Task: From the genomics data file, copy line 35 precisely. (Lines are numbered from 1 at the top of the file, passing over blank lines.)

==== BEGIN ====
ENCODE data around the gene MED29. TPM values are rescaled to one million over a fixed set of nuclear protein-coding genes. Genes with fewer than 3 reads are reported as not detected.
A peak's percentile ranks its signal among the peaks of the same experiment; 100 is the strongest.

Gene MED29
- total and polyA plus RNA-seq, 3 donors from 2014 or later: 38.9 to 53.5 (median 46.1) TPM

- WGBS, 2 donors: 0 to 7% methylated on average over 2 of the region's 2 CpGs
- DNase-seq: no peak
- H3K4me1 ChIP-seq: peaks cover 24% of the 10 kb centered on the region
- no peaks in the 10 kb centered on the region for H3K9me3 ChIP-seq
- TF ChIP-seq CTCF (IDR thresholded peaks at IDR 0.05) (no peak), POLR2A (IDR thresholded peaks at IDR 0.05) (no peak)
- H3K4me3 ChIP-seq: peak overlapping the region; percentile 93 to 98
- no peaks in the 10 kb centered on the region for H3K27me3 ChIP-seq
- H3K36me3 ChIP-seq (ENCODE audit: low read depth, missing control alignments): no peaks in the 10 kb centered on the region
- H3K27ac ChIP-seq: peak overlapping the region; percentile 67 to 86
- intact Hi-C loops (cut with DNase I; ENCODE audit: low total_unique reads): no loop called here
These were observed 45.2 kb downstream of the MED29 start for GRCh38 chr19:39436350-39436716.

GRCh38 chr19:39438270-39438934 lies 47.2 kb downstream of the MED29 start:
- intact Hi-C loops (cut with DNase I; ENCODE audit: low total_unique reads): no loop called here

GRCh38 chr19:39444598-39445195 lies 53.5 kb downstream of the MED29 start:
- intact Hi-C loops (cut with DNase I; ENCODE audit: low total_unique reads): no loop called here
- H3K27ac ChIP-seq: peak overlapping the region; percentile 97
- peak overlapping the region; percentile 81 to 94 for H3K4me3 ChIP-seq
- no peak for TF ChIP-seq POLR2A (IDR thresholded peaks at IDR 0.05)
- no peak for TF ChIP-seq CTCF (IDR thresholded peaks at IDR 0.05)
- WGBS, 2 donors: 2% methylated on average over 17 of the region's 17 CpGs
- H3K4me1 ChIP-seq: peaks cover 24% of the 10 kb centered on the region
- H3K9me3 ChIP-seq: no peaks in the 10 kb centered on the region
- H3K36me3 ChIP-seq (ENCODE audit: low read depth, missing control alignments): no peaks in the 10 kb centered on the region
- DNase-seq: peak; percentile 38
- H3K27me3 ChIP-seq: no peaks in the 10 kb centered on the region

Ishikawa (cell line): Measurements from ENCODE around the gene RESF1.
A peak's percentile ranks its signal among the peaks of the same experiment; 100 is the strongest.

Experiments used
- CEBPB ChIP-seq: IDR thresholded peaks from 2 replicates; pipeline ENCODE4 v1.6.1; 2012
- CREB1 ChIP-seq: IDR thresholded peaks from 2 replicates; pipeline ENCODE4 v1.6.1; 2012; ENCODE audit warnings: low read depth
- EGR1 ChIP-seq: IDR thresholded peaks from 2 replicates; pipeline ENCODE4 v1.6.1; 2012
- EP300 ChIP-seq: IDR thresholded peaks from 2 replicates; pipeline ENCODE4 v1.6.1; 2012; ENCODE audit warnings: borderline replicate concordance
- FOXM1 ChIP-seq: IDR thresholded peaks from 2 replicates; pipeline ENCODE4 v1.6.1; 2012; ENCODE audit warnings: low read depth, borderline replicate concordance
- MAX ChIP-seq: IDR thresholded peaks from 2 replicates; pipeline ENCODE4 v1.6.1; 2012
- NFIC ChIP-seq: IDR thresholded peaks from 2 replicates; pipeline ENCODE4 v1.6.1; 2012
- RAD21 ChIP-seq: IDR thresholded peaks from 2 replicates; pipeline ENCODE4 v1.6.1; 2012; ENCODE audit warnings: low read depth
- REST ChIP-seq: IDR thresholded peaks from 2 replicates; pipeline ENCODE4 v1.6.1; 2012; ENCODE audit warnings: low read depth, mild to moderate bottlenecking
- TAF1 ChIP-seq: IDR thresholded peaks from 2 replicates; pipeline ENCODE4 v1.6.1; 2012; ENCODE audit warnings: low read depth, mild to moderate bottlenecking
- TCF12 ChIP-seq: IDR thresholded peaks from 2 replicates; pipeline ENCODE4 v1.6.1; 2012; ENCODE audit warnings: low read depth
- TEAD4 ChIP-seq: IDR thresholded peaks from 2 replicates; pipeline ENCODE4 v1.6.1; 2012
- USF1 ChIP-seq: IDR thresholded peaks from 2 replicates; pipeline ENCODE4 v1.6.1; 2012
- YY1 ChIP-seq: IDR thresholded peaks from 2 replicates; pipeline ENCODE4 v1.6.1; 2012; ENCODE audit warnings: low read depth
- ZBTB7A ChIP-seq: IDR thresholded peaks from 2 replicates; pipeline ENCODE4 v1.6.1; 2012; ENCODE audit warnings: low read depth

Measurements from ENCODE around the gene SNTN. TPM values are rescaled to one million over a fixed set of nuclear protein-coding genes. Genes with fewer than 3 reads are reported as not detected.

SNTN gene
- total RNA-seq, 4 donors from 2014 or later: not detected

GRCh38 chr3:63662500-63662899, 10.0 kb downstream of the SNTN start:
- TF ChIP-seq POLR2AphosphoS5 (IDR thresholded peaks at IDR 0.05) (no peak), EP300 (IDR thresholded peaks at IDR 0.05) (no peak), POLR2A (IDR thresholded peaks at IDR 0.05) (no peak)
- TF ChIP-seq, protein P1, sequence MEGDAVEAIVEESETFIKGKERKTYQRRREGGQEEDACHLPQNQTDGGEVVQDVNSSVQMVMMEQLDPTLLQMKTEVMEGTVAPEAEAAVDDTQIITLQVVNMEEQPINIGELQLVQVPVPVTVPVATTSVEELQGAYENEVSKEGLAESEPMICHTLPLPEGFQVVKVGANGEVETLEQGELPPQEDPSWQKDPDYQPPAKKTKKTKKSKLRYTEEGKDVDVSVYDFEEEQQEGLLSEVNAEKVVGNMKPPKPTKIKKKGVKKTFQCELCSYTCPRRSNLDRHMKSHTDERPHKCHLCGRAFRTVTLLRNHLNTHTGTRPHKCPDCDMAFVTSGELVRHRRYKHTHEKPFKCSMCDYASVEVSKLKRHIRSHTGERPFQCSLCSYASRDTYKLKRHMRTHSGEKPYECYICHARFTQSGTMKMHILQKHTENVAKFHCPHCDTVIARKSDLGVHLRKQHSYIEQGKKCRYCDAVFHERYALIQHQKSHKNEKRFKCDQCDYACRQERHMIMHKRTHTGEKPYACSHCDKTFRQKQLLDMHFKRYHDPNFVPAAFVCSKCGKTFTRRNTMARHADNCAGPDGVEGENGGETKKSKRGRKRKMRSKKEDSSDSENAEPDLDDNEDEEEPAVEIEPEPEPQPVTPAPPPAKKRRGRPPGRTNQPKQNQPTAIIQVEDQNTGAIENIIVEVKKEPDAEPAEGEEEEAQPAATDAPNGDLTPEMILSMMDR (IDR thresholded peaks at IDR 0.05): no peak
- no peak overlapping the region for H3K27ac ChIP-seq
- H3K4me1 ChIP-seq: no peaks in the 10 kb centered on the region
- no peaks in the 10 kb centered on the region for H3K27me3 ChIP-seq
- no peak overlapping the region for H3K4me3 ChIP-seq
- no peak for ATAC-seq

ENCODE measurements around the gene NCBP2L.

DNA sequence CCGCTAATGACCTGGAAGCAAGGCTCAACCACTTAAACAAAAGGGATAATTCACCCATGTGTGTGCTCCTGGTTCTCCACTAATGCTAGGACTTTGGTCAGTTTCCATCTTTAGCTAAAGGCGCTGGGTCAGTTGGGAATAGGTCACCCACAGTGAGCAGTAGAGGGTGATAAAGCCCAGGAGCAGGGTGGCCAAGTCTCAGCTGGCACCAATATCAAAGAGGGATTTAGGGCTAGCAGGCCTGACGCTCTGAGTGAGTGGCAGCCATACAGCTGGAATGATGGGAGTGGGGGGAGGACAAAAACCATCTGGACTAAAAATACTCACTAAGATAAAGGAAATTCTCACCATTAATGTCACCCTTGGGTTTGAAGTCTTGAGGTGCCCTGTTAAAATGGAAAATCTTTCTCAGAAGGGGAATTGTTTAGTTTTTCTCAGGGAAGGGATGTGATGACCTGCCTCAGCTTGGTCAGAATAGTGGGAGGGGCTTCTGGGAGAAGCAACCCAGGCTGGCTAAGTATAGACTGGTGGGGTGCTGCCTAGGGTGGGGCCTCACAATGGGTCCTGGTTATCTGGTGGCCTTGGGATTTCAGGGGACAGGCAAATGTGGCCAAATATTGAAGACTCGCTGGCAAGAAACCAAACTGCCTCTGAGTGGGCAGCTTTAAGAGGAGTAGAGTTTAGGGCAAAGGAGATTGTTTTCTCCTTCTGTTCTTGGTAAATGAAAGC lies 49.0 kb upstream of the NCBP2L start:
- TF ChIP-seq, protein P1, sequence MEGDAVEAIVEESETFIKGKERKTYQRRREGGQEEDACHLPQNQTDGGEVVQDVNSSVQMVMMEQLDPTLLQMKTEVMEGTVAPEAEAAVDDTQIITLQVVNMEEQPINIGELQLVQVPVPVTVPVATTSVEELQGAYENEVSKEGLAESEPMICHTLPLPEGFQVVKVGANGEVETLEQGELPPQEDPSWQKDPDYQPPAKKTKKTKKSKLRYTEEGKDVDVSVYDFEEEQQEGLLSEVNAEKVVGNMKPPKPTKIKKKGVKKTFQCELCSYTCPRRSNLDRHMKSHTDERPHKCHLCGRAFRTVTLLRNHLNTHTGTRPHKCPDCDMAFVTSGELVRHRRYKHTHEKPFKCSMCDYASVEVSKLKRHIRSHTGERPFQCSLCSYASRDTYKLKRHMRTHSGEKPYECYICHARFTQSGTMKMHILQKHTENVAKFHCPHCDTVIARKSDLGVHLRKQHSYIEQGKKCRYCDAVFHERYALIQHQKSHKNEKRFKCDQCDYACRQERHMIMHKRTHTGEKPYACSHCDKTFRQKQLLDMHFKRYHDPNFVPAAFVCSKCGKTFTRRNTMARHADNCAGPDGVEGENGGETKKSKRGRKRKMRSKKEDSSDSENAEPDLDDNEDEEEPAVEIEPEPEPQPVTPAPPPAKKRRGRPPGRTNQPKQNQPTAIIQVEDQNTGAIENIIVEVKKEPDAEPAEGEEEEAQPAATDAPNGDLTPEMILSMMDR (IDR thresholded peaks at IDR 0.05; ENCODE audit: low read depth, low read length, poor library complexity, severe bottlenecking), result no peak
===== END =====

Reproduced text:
- EGR1 ChIP-seq: IDR thresholded peaks from 2 replicates; pipeline ENCODE4 v1.6.1; 2012